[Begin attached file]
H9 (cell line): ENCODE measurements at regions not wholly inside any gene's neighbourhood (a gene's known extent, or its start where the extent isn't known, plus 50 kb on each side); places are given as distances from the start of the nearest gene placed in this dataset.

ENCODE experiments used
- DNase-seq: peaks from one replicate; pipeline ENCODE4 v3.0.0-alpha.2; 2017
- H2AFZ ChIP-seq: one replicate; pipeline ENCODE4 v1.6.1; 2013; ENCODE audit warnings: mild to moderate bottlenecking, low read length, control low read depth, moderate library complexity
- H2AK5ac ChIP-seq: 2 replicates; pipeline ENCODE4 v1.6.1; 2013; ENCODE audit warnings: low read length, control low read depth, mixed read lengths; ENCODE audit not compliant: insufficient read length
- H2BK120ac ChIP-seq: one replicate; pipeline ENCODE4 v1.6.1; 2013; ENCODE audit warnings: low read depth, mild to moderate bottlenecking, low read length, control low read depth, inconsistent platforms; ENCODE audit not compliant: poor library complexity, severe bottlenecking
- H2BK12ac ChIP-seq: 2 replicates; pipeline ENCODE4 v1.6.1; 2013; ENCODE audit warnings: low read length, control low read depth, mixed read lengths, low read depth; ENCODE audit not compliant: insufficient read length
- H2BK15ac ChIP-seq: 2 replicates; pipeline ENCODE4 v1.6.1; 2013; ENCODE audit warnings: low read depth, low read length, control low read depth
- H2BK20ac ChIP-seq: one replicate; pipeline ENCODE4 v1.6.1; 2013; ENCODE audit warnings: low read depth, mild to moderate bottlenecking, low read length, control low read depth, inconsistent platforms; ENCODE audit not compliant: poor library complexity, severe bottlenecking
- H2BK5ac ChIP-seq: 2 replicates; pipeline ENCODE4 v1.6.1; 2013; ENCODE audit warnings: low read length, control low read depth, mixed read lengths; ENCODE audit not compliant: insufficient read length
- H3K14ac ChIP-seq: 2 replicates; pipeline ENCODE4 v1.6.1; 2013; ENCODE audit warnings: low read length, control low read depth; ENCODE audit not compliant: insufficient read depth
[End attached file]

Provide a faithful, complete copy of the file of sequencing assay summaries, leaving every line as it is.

H9 (cell line): ENCODE measurements at regions not wholly inside any gene's neighbourhood (a gene's known extent, or its start where the extent isn't known, plus 50 kb on each side); places are given as distances from the start of the nearest gene placed in this dataset.

ENCODE experiments used
- DNase-seq: peaks from one replicate; pipeline ENCODE4 v3.0.0-alpha.2; 2017
- H2AFZ ChIP-seq: one replicate; pipeline ENCODE4 v1.6.1; 2013; ENCODE audit warnings: mild to moderate bottlenecking, low read length, control low read depth, moderate library complexity
- H2AK5ac ChIP-seq: 2 replicates; pipeline ENCODE4 v1.6.1; 2013; ENCODE audit warnings: low read length, control low read depth, mixed read lengths; ENCODE audit not compliant: insufficient read length
- H2BK120ac ChIP-seq: one replicate; pipeline ENCODE4 v1.6.1; 2013; ENCODE audit warnings: low read depth, mild to moderate bottlenecking, low read length, control low read depth, inconsistent platforms; ENCODE audit not compliant: poor library complexity, severe bottlenecking
- H2BK12ac ChIP-seq: 2 replicates; pipeline ENCODE4 v1.6.1; 2013; ENCODE audit warnings: low read length, control low read depth, mixed read lengths, low read depth; ENCODE audit not compliant: insufficient read length
- H2BK15ac ChIP-seq: 2 replicates; pipeline ENCODE4 v1.6.1; 2013; ENCODE audit warnings: low read depth, low read length, control low read depth
- H2BK20ac ChIP-seq: one replicate; pipeline ENCODE4 v1.6.1; 2013; ENCODE audit warnings: low read depth, mild to moderate bottlenecking, low read length, control low read depth, inconsistent platforms; ENCODE audit not compliant: poor library complexity, severe bottlenecking
- H2BK5ac ChIP-seq: 2 replicates; pipeline ENCODE4 v1.6.1; 2013; ENCODE audit warnings: low read length, control low read depth, mixed read lengths; ENCODE audit not compliant: insufficient read length
- H3K14ac ChIP-seq: 2 replicates; pipeline ENCODE4 v1.6.1; 2013; ENCODE audit warnings: low read length, control low read depth; ENCODE audit not compliant: insufficient read depth